Editors' Choice

Science  24 Mar 2000:
Vol. 287, Issue 5461, pp. 2117

    Reading is a Complex Skill

    The act of reading requires rapid processing of information and seamless communication between brain regions. People with dyslexia have difficulty with both of these functions; they cannot accurately decode rapidly changing visual or auditory stimuli, and the parts of their brains required for reading do not communicate well with each other.

    Talcott et al. assess sensitivity for detecting dynamic visual and auditory stimuli in 32 unselected children and find that these sensitivities correlate with their orthographic and phonological skills. Using a new technique for detecting axons in the brain called diffusion tensor magnetic resonance imaging, Klingberg et al. show that there are decreases in the ordered axonal structure within the left temporo-parietal area (which form the connections to the frontal cortex) that correlate with reading ability in adults. Thus, the alterations in brain structures and functions seen in reading-impaired individuals may be representative of variation that contributes to the range of reading ability among normal individuals.—KK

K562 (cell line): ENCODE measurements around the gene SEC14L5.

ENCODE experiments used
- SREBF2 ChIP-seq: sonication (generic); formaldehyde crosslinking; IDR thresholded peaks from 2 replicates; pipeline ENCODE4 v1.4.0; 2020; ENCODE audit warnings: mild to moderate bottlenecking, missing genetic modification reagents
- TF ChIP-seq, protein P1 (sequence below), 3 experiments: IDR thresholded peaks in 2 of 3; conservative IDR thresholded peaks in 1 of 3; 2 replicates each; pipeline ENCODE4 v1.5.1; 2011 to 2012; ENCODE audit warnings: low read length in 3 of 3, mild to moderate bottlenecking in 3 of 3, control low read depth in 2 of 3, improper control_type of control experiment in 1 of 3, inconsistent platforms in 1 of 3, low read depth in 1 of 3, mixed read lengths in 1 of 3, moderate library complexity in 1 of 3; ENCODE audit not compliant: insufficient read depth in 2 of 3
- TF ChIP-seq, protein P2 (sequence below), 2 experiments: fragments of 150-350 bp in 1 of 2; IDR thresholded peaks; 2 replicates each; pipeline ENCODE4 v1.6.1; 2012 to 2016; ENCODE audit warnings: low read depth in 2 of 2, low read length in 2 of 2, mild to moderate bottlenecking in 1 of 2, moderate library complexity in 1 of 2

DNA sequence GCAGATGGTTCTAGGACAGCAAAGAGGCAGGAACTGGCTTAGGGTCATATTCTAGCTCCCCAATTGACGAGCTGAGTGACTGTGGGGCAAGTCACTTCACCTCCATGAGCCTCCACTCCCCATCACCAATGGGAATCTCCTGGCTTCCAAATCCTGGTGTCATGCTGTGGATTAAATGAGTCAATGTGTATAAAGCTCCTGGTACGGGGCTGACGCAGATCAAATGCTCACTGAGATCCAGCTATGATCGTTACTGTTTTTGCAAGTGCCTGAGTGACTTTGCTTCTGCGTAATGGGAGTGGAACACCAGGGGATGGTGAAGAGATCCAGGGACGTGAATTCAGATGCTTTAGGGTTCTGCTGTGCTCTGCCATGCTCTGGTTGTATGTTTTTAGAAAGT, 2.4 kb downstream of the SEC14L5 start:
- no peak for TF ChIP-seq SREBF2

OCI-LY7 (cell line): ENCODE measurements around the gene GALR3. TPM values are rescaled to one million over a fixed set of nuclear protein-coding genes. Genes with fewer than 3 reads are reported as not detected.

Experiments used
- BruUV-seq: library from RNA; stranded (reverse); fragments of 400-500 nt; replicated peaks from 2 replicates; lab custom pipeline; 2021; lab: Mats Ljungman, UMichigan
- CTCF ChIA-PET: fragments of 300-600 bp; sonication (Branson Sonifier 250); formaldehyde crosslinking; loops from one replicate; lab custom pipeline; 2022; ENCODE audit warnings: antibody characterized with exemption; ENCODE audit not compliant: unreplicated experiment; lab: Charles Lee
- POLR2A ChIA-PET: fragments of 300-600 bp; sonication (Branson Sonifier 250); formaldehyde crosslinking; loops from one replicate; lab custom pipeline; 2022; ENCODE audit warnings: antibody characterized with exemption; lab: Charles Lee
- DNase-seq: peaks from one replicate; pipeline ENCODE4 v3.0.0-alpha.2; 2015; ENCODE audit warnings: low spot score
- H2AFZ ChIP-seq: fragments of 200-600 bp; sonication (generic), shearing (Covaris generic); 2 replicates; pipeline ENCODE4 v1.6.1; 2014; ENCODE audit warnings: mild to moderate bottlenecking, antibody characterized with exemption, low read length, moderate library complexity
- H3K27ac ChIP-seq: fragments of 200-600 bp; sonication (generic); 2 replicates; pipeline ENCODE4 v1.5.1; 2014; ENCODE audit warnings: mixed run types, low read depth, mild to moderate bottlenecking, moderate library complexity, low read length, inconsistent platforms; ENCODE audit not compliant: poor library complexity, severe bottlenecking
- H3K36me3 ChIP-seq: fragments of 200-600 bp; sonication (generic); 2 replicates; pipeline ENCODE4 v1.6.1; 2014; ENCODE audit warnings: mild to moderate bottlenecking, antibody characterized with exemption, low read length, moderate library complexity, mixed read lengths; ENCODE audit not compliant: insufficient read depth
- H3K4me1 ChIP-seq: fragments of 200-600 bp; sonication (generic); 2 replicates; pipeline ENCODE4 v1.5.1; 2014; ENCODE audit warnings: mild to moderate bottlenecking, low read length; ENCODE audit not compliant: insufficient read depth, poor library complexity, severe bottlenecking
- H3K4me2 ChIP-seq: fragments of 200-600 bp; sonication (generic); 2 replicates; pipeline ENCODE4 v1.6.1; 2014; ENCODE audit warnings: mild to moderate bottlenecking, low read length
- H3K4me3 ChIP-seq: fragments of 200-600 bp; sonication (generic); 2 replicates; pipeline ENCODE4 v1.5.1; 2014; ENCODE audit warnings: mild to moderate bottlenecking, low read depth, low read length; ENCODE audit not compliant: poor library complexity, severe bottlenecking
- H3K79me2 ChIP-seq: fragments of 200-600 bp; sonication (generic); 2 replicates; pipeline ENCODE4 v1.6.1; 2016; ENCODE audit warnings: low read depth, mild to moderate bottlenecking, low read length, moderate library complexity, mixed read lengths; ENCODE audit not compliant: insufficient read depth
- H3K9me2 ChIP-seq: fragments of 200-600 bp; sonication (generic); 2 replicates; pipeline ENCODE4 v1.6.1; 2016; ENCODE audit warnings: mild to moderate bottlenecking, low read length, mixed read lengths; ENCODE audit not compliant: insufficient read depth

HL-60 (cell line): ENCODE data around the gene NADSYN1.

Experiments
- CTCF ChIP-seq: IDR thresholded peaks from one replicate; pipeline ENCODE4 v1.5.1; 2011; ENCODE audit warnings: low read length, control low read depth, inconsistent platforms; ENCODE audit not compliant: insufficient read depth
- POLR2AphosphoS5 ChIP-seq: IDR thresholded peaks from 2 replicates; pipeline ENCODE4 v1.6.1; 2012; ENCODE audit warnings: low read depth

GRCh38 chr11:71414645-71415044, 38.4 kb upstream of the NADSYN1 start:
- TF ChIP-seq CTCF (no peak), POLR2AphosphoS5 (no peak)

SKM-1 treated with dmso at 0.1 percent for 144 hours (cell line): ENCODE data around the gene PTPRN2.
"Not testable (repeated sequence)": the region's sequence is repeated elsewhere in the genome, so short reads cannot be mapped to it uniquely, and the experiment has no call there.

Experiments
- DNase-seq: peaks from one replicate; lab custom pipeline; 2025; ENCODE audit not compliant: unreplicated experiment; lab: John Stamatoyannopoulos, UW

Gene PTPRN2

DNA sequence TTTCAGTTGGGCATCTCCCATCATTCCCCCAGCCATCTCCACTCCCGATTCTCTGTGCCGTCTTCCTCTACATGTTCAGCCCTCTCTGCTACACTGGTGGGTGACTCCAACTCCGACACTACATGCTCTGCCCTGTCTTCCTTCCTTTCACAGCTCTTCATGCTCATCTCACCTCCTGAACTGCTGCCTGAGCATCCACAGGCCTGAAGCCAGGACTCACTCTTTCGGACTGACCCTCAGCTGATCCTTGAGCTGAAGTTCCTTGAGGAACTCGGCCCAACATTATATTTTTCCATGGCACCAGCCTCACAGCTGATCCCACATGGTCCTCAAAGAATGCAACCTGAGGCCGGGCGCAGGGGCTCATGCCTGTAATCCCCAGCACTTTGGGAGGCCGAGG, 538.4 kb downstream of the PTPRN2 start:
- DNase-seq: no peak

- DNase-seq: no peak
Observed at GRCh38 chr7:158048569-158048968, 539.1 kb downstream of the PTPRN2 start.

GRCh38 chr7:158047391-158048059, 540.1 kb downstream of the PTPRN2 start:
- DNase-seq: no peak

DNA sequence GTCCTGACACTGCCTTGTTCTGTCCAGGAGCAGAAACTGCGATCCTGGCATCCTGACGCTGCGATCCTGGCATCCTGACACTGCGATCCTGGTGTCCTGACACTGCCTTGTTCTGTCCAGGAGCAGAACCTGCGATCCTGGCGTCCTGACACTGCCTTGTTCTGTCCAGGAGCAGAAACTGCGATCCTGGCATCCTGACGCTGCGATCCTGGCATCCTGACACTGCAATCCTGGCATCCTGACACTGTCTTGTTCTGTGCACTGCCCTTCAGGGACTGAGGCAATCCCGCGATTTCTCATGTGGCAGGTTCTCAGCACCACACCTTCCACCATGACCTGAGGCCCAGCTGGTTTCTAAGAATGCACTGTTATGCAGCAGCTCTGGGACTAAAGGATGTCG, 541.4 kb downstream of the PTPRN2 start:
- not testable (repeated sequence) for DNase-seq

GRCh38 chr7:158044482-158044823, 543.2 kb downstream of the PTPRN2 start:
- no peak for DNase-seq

Proc. Natl. Acad. Sci.U.S.A.97, 2952 (2000); Neuron25, 493 (2000).


    Not So Fired Up

    The focus on the extensive fires at Yellowstone National Park in 1988 may leave the impression that such conflagrations occur fairly often, but a new study suggests that they are relatively rare events, at least in recent times. Millspaugh et al. constructed a 17,000-year record of fires by examining charcoal layers in sediments in Cygnet Lake in the central part of Yellowstone Park. Unlike other areas in this region, this area has been dominated by lodgepole pine for the past 13,000 years; this long record reveals the influence of climate on fire occurrence during a period of low and constant plant diversity.